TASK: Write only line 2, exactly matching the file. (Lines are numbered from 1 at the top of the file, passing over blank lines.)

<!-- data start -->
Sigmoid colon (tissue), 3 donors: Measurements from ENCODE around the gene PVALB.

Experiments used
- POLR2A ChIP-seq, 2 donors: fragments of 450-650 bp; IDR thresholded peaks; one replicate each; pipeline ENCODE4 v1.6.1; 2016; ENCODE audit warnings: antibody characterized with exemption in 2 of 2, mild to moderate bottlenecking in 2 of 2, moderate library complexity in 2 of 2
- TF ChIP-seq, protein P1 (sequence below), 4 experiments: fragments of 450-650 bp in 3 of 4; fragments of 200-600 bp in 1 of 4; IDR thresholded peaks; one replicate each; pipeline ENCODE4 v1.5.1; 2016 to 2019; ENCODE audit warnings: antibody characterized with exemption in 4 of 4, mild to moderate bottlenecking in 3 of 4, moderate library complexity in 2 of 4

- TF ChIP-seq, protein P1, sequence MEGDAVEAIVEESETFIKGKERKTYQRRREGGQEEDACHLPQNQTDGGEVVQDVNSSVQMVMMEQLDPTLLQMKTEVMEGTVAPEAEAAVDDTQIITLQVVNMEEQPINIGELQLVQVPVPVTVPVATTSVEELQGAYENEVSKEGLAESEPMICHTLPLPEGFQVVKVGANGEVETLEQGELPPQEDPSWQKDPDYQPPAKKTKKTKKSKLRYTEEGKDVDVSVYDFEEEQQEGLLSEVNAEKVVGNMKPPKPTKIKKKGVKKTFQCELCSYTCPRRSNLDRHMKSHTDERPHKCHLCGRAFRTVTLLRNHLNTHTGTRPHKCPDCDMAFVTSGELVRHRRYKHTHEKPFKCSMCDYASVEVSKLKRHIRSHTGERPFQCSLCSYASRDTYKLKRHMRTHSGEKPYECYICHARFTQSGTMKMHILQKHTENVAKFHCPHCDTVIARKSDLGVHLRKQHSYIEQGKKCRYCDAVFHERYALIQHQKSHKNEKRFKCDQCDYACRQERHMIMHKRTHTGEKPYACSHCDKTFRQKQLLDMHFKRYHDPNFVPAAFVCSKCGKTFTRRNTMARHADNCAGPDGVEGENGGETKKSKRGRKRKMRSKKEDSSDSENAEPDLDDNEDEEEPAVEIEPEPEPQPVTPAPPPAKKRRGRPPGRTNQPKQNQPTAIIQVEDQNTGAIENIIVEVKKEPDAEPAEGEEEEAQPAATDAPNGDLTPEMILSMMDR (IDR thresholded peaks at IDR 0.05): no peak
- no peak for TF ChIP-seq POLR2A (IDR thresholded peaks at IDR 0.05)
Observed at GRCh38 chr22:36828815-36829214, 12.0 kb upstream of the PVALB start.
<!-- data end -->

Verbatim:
Experiments used